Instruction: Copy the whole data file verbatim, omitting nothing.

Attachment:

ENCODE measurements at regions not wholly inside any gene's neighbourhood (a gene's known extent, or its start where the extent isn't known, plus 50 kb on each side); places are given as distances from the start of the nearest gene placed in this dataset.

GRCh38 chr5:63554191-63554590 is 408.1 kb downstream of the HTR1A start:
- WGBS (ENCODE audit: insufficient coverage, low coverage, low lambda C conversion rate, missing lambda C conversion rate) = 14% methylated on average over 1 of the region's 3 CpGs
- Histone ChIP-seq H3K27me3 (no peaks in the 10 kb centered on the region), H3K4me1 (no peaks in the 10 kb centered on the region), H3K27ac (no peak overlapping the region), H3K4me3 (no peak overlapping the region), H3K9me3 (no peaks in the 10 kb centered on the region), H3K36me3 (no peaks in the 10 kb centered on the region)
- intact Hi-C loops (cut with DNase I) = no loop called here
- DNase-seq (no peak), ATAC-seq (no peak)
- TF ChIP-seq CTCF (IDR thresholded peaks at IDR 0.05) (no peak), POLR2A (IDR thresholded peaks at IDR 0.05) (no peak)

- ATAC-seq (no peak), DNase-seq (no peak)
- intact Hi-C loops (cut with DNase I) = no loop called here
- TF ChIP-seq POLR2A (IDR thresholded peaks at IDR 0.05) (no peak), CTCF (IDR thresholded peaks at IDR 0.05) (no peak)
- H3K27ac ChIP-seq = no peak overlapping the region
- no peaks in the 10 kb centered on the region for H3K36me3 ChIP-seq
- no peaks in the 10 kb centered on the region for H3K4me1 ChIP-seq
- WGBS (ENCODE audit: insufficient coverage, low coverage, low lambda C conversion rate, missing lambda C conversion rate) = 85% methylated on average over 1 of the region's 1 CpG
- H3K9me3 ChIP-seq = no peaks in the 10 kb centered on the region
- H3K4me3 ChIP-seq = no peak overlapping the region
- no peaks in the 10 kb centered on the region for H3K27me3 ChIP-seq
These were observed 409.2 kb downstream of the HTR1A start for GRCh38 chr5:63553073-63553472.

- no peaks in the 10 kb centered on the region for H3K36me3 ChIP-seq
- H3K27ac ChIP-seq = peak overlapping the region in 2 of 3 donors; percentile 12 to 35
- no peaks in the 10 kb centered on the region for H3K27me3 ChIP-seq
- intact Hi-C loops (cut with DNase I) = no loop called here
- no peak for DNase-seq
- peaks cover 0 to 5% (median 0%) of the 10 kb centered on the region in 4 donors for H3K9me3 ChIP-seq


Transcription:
ENCODE measurements at regions not wholly inside any gene's neighbourhood (a gene's known extent, or its start where the extent isn't known, plus 50 kb on each side); places are given as distances from the start of the nearest gene placed in this dataset.

GRCh38 chr5:63554191-63554590 is 408.1 kb downstream of the HTR1A start:
- WGBS (ENCODE audit: insufficient coverage, low coverage, low lambda C conversion rate, missing lambda C conversion rate) = 14% methylated on average over 1 of the region's 3 CpGs
- Histone ChIP-seq H3K27me3 (no peaks in the 10 kb centered on the region), H3K4me1 (no peaks in the 10 kb centered on the region), H3K27ac (no peak overlapping the region), H3K4me3 (no peak overlapping the region), H3K9me3 (no peaks in the 10 kb centered on the region), H3K36me3 (no peaks in the 10 kb centered on the region)
- intact Hi-C loops (cut with DNase I) = no loop called here
- DNase-seq (no peak), ATAC-seq (no peak)
- TF ChIP-seq CTCF (IDR thresholded peaks at IDR 0.05) (no peak), POLR2A (IDR thresholded peaks at IDR 0.05) (no peak)

- ATAC-seq (no peak), DNase-seq (no peak)
- intact Hi-C loops (cut with DNase I) = no loop called here
- TF ChIP-seq POLR2A (IDR thresholded peaks at IDR 0.05) (no peak), CTCF (IDR thresholded peaks at IDR 0.05) (no peak)
- H3K27ac ChIP-seq = no peak overlapping the region
- no peaks in the 10 kb centered on the region for H3K36me3 ChIP-seq
- no peaks in the 10 kb centered on the region for H3K4me1 ChIP-seq
- WGBS (ENCODE audit: insufficient coverage, low coverage, low lambda C conversion rate, missing lambda C conversion rate) = 85% methylated on average over 1 of the region's 1 CpG
- H3K9me3 ChIP-seq = no peaks in the 10 kb centered on the region
- H3K4me3 ChIP-seq = no peak overlapping the region
- no peaks in the 10 kb centered on the region for H3K27me3 ChIP-seq
These were observed 409.2 kb downstream of the HTR1A start for GRCh38 chr5:63553073-63553472.

- no peaks in the 10 kb centered on the region for H3K36me3 ChIP-seq
- H3K27ac ChIP-seq = peak overlapping the region in 2 of 3 donors; percentile 12 to 35
- no peaks in the 10 kb centered on the region for H3K27me3 ChIP-seq
- intact Hi-C loops (cut with DNase I) = no loop called here
- no peak for DNase-seq
- peaks cover 0 to 5% (median 0%) of the 10 kb centered on the region in 4 donors for H3K9me3 ChIP-seq